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SOPA Boycott Android App Helps You Avoid Buying Enemy's Products

The Internet has exploded today in protest of SOPA (Stop Online Piracy Act). Google is expected to run an anti-SOPA banner on their site. Wikipedia, meanwhile, is completely down. The only Wikipedia page you can actually read right now is about SOPA (but don't try clicking on any links, you'll be re-directed to the same "Wikipedia is closed for business" page). Meanwhile, all the big media outlets are focusing their attention on just how bad this SOPA bill is, including sites like Time Magazine, which is actually owned by Time Warner, a supporter of the bill! 

So what the hell is SOPA? Well, it's a bill that is intended to prevent internet piracy but will actually make it much easier for the big media companies to sue the pants off anyone they deem to be using pirated content. Here's a video run-down of what it means (or you can watch a much more simplistic – and funny – run-down at the Oatmeal).

While sites like the Oatmeal, Grooveshark, Wikipedia and Reddit are in the process of staging their own shut-downs, an Android app developer would like to help you fight against SOPA's supporters with your own wallet. Want to know which products you buy are created by the companies supporting the bill? There's an app for that...

The app Boycott SOPA scans products and warns you if the manufacturer supports SOPA. Using the barcode scanner function on your Android, "Boycott SOPA" scans and checks the products against a user-curated database of companies that currently support the Stop Online Piracy Act, thus letting you know "if buying that boy of tissues is going to ruin the Internet or not," as ReadWriteWeb says.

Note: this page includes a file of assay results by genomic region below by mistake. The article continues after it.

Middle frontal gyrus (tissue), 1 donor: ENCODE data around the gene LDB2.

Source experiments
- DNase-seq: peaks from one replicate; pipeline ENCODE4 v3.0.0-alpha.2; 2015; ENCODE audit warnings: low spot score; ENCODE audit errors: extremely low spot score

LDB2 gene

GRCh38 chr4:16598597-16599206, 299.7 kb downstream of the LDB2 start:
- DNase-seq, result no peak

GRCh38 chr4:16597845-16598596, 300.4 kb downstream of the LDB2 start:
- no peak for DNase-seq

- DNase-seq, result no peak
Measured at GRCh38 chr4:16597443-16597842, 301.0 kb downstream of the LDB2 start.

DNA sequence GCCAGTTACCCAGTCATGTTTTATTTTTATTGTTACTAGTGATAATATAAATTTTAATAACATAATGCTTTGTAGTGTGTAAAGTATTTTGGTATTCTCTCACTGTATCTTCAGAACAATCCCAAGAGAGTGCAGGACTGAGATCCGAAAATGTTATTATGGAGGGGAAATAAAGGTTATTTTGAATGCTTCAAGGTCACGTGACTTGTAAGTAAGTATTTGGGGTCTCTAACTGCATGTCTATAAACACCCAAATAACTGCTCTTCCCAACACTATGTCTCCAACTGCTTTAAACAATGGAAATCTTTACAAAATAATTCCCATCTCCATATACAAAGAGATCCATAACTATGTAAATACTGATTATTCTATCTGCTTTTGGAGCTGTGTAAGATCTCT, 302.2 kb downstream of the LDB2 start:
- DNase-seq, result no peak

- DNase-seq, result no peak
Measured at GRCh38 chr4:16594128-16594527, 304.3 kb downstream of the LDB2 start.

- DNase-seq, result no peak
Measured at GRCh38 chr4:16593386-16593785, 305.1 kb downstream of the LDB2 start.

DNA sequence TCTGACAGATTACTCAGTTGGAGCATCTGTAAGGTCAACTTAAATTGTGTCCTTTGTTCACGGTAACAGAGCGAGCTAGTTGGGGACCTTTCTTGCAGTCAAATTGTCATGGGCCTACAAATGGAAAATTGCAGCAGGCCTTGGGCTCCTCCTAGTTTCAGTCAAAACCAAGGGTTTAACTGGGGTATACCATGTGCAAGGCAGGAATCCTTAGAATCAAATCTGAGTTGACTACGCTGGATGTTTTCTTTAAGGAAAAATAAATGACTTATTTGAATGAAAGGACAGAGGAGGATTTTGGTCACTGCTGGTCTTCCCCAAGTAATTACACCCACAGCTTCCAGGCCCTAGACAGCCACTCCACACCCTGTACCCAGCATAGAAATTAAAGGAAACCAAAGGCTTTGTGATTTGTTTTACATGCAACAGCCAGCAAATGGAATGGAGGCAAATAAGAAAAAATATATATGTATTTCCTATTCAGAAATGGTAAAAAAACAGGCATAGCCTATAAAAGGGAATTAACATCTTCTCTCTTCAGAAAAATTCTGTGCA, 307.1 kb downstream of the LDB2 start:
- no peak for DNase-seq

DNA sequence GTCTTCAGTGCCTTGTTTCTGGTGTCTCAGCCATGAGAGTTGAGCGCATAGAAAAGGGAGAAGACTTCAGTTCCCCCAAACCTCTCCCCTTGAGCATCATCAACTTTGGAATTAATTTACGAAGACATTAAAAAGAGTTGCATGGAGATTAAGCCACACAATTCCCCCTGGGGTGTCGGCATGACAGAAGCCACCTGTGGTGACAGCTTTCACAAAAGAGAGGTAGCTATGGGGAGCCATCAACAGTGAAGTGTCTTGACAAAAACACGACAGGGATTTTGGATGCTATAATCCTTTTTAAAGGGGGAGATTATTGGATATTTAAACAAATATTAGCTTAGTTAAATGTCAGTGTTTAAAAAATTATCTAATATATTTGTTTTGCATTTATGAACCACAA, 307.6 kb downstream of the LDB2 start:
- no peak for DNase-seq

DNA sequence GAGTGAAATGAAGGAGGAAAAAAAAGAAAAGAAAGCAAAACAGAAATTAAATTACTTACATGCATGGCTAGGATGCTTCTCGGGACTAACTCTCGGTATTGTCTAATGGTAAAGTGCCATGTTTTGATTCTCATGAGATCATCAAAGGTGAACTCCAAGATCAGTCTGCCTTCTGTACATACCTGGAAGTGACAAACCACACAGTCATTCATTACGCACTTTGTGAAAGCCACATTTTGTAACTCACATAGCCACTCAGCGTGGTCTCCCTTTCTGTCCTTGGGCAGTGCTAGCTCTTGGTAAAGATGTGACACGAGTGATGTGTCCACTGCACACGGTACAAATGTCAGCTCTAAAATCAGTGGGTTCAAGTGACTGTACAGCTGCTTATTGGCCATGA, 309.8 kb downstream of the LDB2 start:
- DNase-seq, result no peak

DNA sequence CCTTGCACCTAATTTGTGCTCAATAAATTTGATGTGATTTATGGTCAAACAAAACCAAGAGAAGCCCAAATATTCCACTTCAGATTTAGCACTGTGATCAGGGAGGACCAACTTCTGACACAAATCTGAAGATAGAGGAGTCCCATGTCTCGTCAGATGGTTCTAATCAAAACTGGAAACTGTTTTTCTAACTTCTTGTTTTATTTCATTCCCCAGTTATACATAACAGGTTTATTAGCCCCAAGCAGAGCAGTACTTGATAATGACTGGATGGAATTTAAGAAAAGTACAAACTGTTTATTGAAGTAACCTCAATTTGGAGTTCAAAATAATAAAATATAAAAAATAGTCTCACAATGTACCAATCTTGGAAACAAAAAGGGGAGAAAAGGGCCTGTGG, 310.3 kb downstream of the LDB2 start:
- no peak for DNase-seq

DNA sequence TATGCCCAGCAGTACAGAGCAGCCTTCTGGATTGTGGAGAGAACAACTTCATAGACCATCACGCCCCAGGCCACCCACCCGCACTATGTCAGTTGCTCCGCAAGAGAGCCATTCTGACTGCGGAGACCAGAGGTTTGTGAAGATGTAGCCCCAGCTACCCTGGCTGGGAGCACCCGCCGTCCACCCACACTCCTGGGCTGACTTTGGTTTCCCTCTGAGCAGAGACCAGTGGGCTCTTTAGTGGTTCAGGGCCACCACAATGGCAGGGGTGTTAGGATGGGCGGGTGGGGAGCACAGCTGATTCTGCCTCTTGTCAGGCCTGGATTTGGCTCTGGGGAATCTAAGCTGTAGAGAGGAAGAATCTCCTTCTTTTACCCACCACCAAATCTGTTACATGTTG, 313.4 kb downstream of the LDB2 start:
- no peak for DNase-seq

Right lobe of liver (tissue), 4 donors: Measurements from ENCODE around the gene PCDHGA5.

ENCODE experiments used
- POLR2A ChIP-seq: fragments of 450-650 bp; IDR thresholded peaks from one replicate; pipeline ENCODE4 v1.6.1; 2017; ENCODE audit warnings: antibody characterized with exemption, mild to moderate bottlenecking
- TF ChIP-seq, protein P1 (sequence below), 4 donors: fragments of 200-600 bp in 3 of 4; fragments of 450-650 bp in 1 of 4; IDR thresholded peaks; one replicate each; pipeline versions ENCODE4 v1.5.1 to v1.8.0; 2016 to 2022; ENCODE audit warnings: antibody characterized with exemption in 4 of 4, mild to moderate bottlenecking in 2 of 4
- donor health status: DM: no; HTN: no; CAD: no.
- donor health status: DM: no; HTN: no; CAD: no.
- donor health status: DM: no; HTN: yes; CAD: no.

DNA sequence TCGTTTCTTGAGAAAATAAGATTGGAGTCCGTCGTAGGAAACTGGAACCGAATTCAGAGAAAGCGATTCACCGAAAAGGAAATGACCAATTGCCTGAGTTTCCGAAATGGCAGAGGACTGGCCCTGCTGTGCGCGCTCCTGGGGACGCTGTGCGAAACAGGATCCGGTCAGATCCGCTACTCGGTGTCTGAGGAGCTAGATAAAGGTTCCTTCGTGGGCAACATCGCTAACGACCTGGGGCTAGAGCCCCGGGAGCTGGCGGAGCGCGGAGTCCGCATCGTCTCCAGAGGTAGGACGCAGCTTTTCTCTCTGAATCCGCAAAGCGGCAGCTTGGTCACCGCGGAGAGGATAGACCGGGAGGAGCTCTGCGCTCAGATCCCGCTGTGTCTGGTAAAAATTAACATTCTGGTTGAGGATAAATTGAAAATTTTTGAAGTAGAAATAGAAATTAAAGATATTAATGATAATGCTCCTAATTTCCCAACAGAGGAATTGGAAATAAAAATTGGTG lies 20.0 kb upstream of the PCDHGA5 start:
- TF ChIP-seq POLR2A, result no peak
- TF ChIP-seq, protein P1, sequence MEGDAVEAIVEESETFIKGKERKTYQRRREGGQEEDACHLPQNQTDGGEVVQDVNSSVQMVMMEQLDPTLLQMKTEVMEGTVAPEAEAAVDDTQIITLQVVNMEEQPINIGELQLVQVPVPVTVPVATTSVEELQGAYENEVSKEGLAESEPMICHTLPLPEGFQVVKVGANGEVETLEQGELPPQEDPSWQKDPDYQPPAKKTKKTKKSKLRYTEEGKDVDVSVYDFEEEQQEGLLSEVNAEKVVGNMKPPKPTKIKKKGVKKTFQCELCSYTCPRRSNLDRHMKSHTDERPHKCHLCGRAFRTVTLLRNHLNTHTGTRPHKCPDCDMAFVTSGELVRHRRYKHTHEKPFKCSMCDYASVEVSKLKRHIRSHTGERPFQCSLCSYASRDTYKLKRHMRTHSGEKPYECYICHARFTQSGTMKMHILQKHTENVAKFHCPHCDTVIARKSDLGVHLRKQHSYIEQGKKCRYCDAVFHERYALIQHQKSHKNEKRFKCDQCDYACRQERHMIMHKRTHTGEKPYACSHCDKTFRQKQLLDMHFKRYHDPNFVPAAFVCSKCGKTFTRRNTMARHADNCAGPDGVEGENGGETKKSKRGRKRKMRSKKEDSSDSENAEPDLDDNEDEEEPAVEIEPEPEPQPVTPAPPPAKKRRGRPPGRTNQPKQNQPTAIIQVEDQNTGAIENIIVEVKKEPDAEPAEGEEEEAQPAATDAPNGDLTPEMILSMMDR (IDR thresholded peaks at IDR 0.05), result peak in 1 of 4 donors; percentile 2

So far, the app seems to be a great success and has racked up hundreds of five star reviews in the past 10 days. While you may think it's obvious which companies support the bill (Time Warner, Disney, BMI and other media companies), some are much less obvious. I was surprised to learn that cosmetic companies like Estee Lauder and L'Oreal support the misguided bill, as well as clothing companies like Lacoste, Timberland and Liz Claiborne. 

The list of supporters, in fact, is so long and bizarre that I can see this app being very helpful. As one review on Android Market reads, the app "puts the power in the consumers hands. No longer are the corporations going to have say over us; we can directly affect their incomes. This is massive."

Source: Lifehacker

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